Russian politicians are sowing hatred for the people of Kyrgyzstan.
Not the words of a minority rights activist, but those of devoted Kremlin ally and president of Kyrgyzstan, President Almazbek Atamabayev.
“With deep regret we see that in recent years in Russia, we hear ever louder voices inciting xenophobia and enmity between our brother nations,” he said at an event to mark Victory Day on May 9.
In his speech, Atambayev recalled an old interview in which Russian writer Mikhail Veller is said to have described skinheads as the unwitting defenders of Russian statehood.
“In other words, by killing hundreds of defenseless people, including children, skinheads are, it turns out, protecting Russia’s interests,” the president remarked sarcastically.
Migrant groups have voiced concerns that the St. Petersburg metro bombing in April, which Russian authorities have pinned on a conspiracy of religious fanatics from Central Asia, has given rise to a fresh surge of foreigner-bashing.
Atambayev seems to agree, and he singled out Russian State Duma deputy Konstantin Zatulin for criticism for calling on TV for stricter controls on the arrival of migrants from Kyrgyzstan.
While excoriating racist and exclusionary rhetoric in others, however, Atambayev engaged in his own unsavory language.
“It is not Zatulin and Veller’s place to talk about how the Kyrgyz are foreign to Russia. It is more likely that it is their ancestors, to judge by their surnames, who came to Russia from the deserts of Palestine or the forests of Europe,” he said.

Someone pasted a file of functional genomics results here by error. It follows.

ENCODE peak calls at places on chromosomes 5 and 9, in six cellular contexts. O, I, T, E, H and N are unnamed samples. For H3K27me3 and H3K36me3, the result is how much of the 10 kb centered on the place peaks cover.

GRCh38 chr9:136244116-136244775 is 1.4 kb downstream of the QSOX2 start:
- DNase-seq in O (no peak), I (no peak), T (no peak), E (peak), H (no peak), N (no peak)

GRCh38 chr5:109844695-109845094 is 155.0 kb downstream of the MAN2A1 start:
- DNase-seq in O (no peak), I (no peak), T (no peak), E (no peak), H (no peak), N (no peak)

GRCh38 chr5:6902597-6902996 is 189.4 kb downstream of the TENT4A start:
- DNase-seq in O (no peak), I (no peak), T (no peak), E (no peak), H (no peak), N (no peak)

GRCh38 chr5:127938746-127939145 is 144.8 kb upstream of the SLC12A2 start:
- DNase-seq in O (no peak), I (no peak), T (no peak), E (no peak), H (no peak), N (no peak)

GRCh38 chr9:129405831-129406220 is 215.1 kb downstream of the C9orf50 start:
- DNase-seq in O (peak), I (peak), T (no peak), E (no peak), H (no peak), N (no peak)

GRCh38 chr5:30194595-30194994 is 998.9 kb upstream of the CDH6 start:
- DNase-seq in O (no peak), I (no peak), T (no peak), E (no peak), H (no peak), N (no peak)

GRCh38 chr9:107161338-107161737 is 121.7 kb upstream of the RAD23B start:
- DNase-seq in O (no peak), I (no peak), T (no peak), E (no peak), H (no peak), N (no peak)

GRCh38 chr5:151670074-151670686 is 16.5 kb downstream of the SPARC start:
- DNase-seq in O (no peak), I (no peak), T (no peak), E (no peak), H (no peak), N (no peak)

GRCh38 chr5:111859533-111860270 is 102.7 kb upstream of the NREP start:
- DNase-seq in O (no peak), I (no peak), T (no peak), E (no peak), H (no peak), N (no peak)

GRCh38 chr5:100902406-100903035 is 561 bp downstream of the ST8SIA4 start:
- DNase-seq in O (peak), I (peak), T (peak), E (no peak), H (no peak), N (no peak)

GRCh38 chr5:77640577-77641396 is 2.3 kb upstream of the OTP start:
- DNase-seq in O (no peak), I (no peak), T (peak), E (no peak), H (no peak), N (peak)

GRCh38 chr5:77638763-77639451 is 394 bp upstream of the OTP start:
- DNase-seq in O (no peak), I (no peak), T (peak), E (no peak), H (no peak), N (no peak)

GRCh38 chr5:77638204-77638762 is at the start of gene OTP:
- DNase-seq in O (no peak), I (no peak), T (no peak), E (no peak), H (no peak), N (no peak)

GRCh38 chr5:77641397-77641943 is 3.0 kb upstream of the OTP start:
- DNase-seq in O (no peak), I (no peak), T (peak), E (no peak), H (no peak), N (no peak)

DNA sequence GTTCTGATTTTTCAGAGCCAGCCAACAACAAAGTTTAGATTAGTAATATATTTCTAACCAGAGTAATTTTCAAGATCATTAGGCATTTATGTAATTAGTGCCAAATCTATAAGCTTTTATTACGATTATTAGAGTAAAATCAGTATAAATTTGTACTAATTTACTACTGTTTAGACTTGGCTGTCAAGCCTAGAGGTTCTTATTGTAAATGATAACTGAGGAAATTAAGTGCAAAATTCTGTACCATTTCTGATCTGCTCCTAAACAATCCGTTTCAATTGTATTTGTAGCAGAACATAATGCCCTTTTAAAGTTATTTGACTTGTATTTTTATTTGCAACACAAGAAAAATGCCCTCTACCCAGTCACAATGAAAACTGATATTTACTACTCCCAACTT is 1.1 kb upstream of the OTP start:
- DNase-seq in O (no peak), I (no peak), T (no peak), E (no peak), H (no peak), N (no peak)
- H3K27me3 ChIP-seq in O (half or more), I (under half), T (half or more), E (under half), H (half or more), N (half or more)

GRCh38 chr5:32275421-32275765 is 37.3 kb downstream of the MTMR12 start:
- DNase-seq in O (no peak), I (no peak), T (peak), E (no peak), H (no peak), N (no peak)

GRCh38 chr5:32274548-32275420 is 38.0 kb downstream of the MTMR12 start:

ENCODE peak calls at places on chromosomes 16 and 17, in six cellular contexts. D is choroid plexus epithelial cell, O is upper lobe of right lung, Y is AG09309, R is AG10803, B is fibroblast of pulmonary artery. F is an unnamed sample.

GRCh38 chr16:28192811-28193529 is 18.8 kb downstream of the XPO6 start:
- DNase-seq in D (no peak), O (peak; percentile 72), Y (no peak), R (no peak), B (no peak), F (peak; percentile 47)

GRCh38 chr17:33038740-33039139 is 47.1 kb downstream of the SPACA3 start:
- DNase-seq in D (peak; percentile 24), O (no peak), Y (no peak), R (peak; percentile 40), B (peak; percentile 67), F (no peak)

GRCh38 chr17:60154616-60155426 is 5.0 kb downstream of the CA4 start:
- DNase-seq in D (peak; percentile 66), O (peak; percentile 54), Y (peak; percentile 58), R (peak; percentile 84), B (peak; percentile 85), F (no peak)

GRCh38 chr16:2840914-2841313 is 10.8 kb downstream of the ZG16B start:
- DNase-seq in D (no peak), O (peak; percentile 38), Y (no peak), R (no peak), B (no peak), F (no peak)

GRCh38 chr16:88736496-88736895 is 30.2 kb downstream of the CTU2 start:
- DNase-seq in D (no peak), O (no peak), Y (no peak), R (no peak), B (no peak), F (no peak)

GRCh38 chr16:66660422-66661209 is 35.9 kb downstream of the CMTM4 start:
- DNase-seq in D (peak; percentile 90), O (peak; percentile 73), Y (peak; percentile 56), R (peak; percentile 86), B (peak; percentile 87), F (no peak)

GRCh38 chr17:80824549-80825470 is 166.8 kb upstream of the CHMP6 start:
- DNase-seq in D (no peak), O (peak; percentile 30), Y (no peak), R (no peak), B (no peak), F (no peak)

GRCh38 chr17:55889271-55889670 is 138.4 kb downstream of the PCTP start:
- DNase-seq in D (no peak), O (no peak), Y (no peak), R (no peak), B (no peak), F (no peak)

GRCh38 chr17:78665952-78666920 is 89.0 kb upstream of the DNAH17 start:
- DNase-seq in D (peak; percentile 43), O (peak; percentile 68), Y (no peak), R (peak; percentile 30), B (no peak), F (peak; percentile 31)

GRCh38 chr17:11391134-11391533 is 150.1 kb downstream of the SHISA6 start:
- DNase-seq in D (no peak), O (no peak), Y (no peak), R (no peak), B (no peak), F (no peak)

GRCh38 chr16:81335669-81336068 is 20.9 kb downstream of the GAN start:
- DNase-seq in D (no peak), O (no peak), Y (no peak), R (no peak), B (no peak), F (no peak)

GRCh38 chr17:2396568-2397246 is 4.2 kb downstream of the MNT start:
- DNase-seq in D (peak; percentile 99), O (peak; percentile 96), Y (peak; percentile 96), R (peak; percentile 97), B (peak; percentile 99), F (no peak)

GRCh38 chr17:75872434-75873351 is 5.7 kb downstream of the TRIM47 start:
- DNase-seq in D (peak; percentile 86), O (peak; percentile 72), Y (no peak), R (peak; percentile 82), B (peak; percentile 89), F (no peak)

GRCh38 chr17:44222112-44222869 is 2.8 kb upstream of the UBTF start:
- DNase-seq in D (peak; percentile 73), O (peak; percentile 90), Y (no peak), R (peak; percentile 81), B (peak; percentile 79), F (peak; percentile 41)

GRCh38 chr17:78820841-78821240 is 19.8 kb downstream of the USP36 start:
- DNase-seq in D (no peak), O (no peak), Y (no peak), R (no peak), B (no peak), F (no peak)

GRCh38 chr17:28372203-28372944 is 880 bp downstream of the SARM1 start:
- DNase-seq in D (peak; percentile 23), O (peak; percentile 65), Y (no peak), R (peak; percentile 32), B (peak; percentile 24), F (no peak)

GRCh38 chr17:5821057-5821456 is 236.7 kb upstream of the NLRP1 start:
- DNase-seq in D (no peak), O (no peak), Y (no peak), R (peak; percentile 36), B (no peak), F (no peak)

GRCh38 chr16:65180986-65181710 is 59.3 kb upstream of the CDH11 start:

Although his name was seemingly not mentioned, Atambayev may possibly have also been alluding to Russian opposition leader Alexei Navalny, who has called repeatedly for the instatement of a visa regime with all Central Asian countries.
The recurrent appearance of migrant-phobic rhetoric in public life in Russia is an indisputable fact, although the government in Moscow tends to pursue an awkwardly ambivalent line on the matter. While allowing a limited dose of inflammatory language to seep into public consciousness through Kremlin-approved politicians and on state media, there are also regular, albeit token, calls for tolerance.
On some occasions, the mask slips somewhat, as occurred in a lengthy report out of Kyrgyzstan following the St. Petersburg blast. Setting up the report on Russian state TV station Pervy Kanal, the anchor bemoaned the difficult of keeping out the “flood” of Central Asian migrants.
The report that follows features several interviews in southern Kyrgyzstan with repentant, self-identified former members of the militant Islamist groups based in Syria and Iraq.
But what is striking about the report is that, according to what journalists based in the southern Kyrgyz city of Osh have told EurasiaNet.org, the key interviews were facilitated by officers with Kyrgyzstan’s State Committee for National Security.
Kyrgyzstan is hardly a stranger to being smeared by Russian state media, and the reaction of the Foreign Ministry in Bishkek to such fabrications has been notable for its feebleness.
In late March, for example, Pervy Kanal aired a lurid report about what it claimed was a Russian citizen who had been held in captivity for 16 years and made to work as a slave in a village in Kyrgyzstan’s Talas region. When Current Time TV investigated, however, it emerged that the report was little more than a web of outright falsehoods.
Earlier in the year, the same station aired even more outrageous claims that Slavic children in Kyrgyzstan were being kidnapped and sold off to organ traffickers. Pervy Kanal had its claim supported by an employee with the Russian Embassy in Bishkek, provoking milquetoast protestations from Kyrgyz authorities.
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